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Date Published: 07/06/10

The Gulf of Mexico: Niger delta experience. By Ben Wuloo Ikari, (Founder and Director OCAFAC).

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The Ogoni Children Cultural and Fundamental Rights Council (OCAFAC) extend its solidarity to the people of the Gulf of Mexico for the degradation they face. OCAFAC can feel the pains and loses since Ogoni had suffered and still suffering environmental egradation.

$hell Petroleum Development Company of Nigeria (SPDC), which is BP’s sister company caused the Ogoni predicaments. Not only has Ogoni felt these pains and loses, its people have been killed for standing up to protest $hell's negative impact on the society and environment.

On like America, in Nigeria, when oil spills are reported $hell and others claims they’re caused by sabotage. Whereas outdated equipments and corroded pipelines have been primarily responsible. These companies keeps claiming militants, etc. sabotaged their pipes, but forgot that oil mining started in the region in 1956. Militancy came in 2004. They intensified in 2006, up to 2009.

They came after Ken Saro-Wiwa and 8 others were hanged by $hell and the government of Nigeria for campaigning against their methods of operations and stopping the flow of oil in Ogoni. Remember, it's BP that started mining in Nigeria (1956) and metamorphosed into $hell Petroleum Development Corporation and later SPDC. BP and $hell Oil therefore have the same deadly tract records. These records are such that profit, recklessness is preferred over environmental safety and the health cum good of the host communities.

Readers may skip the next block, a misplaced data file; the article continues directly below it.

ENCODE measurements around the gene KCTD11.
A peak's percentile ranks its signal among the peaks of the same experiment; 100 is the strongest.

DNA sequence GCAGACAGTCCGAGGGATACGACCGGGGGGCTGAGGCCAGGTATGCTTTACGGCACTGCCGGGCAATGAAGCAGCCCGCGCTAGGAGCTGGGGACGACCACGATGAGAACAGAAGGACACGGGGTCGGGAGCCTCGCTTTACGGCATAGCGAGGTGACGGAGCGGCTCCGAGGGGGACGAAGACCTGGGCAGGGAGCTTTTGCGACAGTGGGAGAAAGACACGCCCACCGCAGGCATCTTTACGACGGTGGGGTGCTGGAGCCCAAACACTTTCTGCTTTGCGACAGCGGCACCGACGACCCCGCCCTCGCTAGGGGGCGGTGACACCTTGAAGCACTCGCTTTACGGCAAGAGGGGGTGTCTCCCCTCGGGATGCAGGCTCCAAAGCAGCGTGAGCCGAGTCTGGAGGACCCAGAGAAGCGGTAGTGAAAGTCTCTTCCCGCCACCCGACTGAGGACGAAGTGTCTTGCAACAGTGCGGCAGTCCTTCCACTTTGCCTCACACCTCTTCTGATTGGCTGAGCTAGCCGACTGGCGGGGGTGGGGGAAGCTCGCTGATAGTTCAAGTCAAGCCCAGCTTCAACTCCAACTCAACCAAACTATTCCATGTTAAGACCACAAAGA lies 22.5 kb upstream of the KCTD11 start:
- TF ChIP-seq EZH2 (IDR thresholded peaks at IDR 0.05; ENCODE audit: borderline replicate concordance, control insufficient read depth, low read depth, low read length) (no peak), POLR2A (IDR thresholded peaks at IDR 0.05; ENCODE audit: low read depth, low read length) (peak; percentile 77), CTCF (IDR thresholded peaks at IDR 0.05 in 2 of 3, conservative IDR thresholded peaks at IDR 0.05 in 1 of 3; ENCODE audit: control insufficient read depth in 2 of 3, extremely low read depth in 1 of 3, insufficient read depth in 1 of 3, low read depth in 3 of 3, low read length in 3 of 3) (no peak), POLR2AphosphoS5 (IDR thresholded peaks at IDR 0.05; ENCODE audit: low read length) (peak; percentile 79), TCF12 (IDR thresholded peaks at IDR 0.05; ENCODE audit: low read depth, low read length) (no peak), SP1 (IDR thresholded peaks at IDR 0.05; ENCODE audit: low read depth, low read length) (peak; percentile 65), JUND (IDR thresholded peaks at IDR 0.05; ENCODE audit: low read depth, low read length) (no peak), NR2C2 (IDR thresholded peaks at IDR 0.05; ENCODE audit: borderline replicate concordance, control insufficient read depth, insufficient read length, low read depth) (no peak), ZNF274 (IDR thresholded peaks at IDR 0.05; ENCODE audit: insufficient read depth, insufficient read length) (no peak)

Interestingly, the same recklessness, which pushed Saro-Wiwa to action in the 1990s, has impacted America. The Gulf is, however, fortunate because the media and Obama have channeled their energies on BP. This media concentration and service is what is deliberately ignored when similar spills occur in Nigeria. As it stands in the Gulf, America may learn the same lessons and the reasons Saro-Wiwa led his people against $hell. This is because who wears the shoes knows where they hurt.

American media have for decades ignored oil spills, gas flares and other double standards applied by American oil companies (and $hell) in Nigeria and Africa in general. They do this in the same vein and intent as inequitable reporting, which misinforms the American public and stereotype/stigmatize Africans.

And the intent is to protect, promote and project these oil killer companies as lords and saviors to the black world whereas they are exploiters and polluters. The irony is, when similar spills and degradation occur in America the media makes the call. Not only have they covered the BP spills on minute basis, they've also demanded the truth of BP.

Citizen's activism and the activist president of the US (Obama) have been catalytic in making BP work harder to try to contain the spills and also set aside $20 billion in four years for claims caused by its misguided damages.

In Nigeria, 50 years old spills are yet to be clean. Little or nothing of adequate compensation is paid, but threats, repression and extrajudicial killings. What the media, Obama and American citizens have done in the Gulf is what OCAFAC recommend for the world, the Nigerian government and people in particular.